Lewis Sykes - Cymatics - The science of sound!
Sunday, 8 September 2013 from 10:00 to 13:00 (BST)
Brighton, United Kingdom
When physical matter is vibrated with sound it adopts geometric formations that are an analog of sound in visual form. The effect has been noted for centuries and is described through Cymatics (from the Greek: κῦμα “wave”) - the study of visible stationary wave patterns induced by sound. Dr Hans Jenny coined this term for his seminal research in this area in the 60s and 70s, using a device of his own design - the ʻtonoscopeʼ.
Featured on TV shows such as The Big Bang Theory and QI, Cymatics is relatively widely known. Check out YouTube for the many videos of ‘table-top’ experiments where folk have hooked up a speaker to a tone generator and amplifier and made things vibrate. This Sunday morning workshop does much the same, introducing you to the various equipment, materials and techniques - all easily accessible and easy to configure - that will allow you to explore Cymatics for yourself.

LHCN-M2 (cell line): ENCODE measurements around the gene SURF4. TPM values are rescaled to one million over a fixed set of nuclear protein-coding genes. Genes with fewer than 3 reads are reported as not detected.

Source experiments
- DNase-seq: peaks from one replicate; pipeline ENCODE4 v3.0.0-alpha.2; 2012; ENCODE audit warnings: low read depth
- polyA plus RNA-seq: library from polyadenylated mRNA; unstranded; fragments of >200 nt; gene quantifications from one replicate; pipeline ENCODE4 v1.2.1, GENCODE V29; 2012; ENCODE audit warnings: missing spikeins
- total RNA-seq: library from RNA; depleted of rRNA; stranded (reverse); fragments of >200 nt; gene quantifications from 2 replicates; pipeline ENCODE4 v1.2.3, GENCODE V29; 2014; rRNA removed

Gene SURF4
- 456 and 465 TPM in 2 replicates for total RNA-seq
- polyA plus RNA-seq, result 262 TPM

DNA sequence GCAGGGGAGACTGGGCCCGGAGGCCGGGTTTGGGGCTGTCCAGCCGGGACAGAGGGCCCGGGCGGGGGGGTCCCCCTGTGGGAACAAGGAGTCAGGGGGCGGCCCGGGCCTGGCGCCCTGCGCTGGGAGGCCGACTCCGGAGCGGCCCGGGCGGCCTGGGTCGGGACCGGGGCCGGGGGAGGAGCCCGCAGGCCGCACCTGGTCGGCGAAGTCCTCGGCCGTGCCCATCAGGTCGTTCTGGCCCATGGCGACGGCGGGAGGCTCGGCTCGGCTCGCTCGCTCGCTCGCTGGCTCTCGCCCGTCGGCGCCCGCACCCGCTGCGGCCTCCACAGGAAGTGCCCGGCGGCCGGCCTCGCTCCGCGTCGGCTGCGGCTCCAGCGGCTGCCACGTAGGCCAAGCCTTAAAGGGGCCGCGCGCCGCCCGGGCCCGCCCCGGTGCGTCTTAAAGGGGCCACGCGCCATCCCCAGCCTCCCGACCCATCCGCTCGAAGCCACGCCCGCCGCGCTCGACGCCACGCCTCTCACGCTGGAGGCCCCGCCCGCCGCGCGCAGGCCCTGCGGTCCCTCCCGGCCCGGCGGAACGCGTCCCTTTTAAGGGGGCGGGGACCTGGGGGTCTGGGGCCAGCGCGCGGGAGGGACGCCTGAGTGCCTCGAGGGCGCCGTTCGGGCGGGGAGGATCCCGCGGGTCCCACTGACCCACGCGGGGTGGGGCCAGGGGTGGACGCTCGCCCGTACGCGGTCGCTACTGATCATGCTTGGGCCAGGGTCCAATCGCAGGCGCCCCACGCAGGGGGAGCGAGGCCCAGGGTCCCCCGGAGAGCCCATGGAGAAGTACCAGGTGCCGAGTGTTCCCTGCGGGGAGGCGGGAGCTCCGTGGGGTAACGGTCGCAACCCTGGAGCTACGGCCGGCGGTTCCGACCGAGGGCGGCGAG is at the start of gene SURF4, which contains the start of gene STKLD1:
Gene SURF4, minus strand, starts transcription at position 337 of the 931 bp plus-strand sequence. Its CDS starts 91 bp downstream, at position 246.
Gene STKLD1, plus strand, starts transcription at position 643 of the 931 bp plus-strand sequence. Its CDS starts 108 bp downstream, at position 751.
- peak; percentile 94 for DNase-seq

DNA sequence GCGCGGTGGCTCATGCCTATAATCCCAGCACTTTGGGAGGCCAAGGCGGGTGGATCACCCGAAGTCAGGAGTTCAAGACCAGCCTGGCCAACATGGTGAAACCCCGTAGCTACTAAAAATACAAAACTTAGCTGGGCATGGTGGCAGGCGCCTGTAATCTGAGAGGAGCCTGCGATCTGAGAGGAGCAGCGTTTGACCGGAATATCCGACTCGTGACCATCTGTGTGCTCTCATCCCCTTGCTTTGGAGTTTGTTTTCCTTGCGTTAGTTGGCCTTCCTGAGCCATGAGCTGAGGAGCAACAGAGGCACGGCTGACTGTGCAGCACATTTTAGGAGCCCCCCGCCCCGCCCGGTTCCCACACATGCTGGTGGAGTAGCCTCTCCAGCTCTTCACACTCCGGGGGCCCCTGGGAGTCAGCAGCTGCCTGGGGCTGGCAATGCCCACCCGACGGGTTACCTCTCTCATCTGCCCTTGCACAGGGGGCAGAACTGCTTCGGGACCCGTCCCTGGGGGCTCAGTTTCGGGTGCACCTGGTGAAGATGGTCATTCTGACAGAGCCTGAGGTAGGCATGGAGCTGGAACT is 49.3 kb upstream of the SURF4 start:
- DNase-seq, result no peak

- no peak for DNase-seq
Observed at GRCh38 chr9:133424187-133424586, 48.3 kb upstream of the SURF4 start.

We’ll supply and introduce you to a range of speakers and transducers; and mediums from non-newtonian liquids such as corn starch in water to fluids such as glycerol, oils and alcohol and solids such as fine glass and decorative beads and polystyrene bean bag filler - all which you can use to generate different Cymatic patterns. We’ll also provide components and materials such as metal and silicon dishes, acrylic disks and latex rubber to help you construct various types of Cymatic devices.
We’d like to you to bring along your own old speakers and amplifiers and turn your iOS and Android smartphones into flexible tone generators using cheap apps such as Signal Generator (69p at the Apple App Store).
By the end of the workshop we’ll have constructed an array of different Cymatic devices which we can activate en mass to make the Brighton Dome wobble!
Lewis Sykes is in the 3rd year of a PhD at Manchester Metropolitan University. His research project, The Augmented Tonoscope, is a new hybrid analogue/digital audiovisualisation instrument. It makes sound ‘visible’ as physical patterns on the surface of it’s drum-skin, but also augments them with real-time computer animations generated from mathematically derived virtual models of natural oscillating and harmonic systems.